The implementation of HI aims to achieve “Making Every Contact Count” for lifestyle changes. Making Every Contact Count (MECC) is about health professionals using their routine consultation to empower and support people to make healthier choices to achieve positive long-term behaviour change. This approach will bring about a move to a position where discussion of lifestyle behaviour is routine, non-judgemental and central to everyone’s role. Underpinning this approach is the development of the National Behaviour Change Model which has four tiers – Brief Advice, Brief Intervention, Extended Brief Intervention and Special Interventions, together with the development of a National Self Management Support Framework for asthma, chronic obstructive pulmonary disease, diabetes and cardiovascular disease. The staff in the health services make millions of contacts each year with our population e.g. 3m clinical consultations and 1.43m procedures each year with 70,000 babies are born in our maternity services.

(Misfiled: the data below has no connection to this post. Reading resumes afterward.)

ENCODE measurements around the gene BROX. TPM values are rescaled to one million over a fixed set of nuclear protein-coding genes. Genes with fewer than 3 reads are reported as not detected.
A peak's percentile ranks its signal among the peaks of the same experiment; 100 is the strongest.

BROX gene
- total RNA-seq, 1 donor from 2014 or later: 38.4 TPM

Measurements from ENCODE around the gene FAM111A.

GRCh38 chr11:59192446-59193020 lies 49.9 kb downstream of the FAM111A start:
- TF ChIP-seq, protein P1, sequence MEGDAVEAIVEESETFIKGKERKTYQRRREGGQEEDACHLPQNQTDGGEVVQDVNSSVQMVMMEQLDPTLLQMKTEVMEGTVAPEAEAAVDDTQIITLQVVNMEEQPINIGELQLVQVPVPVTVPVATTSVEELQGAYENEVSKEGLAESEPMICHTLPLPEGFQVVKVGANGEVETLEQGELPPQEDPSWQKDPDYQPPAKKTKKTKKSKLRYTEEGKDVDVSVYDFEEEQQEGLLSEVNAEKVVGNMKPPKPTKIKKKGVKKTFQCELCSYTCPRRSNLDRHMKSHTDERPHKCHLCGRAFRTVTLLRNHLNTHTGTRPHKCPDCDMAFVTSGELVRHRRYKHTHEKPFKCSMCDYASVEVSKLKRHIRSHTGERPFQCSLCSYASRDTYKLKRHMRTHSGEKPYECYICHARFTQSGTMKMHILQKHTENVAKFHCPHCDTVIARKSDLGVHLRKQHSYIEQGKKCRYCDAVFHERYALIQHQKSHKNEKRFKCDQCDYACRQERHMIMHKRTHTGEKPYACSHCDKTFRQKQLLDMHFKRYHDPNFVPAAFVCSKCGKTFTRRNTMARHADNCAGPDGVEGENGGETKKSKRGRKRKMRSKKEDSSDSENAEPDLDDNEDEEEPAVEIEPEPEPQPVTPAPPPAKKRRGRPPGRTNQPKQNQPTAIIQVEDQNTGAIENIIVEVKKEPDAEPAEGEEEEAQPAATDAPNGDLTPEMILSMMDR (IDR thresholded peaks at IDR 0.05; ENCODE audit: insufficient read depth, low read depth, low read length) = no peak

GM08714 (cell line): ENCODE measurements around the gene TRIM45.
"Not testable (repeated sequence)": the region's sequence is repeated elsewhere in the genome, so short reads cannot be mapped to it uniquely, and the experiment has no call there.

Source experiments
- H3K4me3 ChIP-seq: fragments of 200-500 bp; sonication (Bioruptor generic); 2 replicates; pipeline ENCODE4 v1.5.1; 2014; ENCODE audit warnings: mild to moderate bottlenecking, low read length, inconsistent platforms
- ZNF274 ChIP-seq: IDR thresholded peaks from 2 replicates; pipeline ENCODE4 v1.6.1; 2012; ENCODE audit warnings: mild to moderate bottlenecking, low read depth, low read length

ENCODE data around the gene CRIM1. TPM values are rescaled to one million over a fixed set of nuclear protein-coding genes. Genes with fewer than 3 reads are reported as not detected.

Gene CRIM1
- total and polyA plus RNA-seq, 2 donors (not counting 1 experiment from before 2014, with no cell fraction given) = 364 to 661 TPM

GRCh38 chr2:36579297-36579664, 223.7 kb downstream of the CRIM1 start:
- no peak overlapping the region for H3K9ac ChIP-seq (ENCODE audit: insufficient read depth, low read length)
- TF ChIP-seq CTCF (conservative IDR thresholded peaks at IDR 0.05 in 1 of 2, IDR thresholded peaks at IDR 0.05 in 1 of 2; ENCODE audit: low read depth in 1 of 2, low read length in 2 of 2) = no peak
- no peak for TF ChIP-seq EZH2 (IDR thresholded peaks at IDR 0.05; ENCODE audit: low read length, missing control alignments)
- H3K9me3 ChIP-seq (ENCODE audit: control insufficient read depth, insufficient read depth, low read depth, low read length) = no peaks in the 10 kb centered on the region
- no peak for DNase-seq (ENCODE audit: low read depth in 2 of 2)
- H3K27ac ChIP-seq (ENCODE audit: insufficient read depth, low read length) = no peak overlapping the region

Health Services Staff Health & Wellbeing

The Health Service, being the biggest employer in the country, has prioritised the health and wellbeing of its 100,000 staff working across over 2,500 work locations. A number of policies have been developed for implementation which includes Smoke Free Campuses, Calorie Posting and Healthy Vending Machines. Eighty per cent of hospitals have commenced calorie posting with very positive feedback from the staff. Existing vending machines are being replaced with the 60/40 vending products where 60% are offering the healthy food choice. The advantages of physical activity are identified as a key requirement for health and wellbeing. A sedentary lifestyle is identified as being a key risk factor and physical activity now quoted as “the new drug”. The results from the recently launched Second National HI Annual Survey showed that on average people spend 6 hours 36 mins sitting in a day. To promote physical activity within the health service and leading by example, HI teamed up with the RTE Operation Transformation programme last year which encouraged staff to become more physical active. In September a HI Team with staff members from the Department of Health and across the health services cycled as a HI Team in the Great Dublin Bike Ride.